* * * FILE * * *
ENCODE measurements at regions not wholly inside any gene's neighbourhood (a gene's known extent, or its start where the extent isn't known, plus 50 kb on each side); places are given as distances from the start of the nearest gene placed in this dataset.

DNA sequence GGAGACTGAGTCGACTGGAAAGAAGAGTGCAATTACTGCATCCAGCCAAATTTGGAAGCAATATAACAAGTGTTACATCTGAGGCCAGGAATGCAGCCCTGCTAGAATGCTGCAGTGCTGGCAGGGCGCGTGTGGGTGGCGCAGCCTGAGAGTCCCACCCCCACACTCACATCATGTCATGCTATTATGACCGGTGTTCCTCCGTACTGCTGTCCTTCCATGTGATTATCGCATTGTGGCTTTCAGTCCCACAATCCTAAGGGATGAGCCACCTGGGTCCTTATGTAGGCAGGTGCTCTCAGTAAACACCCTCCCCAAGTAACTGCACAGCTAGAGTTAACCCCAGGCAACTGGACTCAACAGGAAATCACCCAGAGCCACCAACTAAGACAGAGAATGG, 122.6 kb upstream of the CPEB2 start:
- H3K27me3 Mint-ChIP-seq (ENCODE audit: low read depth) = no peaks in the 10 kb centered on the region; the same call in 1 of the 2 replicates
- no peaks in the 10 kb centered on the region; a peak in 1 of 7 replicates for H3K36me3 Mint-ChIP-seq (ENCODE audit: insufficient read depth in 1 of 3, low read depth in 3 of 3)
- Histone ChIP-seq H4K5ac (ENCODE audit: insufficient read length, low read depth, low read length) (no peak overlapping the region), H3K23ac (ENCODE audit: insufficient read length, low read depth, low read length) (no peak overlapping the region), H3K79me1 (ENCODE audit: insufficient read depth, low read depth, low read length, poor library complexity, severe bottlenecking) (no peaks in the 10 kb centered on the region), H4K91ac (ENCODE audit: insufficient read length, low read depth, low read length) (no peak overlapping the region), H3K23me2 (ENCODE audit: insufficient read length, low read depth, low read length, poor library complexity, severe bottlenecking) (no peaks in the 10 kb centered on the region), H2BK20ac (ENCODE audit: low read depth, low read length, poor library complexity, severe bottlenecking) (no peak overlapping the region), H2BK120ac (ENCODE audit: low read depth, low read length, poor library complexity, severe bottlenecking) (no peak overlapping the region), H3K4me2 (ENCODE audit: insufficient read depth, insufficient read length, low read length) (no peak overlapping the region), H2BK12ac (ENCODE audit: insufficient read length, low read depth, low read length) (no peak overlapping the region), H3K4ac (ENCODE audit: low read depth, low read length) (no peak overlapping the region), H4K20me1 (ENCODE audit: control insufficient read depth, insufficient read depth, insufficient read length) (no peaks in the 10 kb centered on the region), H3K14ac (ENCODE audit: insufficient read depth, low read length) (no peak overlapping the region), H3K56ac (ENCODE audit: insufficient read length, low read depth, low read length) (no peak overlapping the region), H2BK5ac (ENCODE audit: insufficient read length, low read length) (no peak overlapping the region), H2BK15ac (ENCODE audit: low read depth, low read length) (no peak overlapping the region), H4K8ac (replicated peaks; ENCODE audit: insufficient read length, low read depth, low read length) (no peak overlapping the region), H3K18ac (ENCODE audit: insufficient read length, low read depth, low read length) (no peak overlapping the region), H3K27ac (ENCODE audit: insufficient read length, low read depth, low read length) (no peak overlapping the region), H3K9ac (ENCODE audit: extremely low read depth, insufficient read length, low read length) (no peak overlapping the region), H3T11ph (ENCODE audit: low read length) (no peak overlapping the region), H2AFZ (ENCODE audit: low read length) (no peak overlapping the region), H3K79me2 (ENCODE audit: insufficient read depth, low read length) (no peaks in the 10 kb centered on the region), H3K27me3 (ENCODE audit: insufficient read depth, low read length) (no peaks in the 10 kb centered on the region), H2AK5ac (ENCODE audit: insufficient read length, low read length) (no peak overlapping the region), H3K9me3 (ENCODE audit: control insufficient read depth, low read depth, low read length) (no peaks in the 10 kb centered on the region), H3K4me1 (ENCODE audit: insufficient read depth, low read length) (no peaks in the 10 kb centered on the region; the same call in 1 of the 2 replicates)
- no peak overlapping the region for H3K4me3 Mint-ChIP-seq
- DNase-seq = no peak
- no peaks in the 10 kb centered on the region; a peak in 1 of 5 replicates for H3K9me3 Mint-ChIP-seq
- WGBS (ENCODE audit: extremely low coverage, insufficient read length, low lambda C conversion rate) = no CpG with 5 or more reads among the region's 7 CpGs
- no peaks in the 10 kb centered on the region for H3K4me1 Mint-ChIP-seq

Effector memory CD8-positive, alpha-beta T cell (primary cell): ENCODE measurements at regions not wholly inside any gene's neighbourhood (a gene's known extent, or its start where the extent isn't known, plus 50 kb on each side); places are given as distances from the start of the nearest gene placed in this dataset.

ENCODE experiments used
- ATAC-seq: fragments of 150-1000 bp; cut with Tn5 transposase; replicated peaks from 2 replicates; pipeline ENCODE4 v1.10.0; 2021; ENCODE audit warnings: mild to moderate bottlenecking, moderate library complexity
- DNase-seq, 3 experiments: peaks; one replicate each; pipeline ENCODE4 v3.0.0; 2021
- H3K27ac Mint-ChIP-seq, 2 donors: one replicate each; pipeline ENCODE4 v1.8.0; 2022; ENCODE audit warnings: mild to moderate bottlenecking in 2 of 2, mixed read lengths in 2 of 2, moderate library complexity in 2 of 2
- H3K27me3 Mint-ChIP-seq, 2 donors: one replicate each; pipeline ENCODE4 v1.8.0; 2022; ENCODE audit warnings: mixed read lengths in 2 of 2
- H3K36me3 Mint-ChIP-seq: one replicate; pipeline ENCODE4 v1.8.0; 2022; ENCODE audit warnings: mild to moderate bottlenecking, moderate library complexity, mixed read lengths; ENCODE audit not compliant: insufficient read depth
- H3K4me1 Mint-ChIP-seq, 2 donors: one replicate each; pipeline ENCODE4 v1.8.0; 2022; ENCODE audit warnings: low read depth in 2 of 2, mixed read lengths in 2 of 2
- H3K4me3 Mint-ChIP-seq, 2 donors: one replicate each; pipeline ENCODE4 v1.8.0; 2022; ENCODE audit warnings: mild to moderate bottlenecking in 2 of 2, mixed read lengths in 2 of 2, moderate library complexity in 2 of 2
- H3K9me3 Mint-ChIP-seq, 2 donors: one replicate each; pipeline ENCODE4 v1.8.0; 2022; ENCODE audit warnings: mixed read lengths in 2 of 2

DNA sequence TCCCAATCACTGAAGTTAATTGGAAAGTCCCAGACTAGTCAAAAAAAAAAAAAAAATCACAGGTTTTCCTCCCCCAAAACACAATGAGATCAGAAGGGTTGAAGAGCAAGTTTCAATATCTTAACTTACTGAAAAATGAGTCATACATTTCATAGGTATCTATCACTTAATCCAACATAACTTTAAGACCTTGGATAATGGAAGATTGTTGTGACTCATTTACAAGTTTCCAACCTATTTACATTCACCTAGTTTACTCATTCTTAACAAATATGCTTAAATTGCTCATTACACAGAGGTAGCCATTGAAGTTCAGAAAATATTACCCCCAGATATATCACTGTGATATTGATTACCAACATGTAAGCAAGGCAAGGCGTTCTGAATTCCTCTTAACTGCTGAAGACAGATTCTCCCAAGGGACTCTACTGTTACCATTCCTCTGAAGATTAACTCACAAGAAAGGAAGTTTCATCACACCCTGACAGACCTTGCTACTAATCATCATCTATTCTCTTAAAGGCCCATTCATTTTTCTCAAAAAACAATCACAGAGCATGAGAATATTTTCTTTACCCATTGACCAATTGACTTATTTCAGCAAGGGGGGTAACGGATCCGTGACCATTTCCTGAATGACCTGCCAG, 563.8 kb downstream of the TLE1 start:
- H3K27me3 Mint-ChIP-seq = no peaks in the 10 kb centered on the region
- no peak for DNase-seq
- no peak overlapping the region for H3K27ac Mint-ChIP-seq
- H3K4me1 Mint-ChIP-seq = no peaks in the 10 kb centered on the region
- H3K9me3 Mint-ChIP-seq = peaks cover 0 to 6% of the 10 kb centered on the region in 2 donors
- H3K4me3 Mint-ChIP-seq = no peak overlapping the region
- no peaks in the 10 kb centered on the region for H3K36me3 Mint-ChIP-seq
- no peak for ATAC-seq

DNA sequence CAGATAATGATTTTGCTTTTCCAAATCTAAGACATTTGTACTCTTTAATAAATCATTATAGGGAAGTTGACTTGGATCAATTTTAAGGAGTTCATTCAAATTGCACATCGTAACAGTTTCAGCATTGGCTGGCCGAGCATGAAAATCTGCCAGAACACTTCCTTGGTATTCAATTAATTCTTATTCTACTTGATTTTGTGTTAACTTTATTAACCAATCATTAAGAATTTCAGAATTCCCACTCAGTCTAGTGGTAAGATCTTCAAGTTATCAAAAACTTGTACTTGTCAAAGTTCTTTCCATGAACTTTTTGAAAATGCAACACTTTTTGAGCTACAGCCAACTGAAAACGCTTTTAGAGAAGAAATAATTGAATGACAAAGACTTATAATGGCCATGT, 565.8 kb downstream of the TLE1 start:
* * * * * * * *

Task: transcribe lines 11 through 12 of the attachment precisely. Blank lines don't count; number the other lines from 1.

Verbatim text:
Effector memory CD8-positive, alpha-beta T cell (primary cell): ENCODE measurements at regions not wholly inside any gene's neighbourhood (a gene's known extent, or its start where the extent isn't known, plus 50 kb on each side); places are given as distances from the start of the nearest gene placed in this dataset.

ENCODE experiments used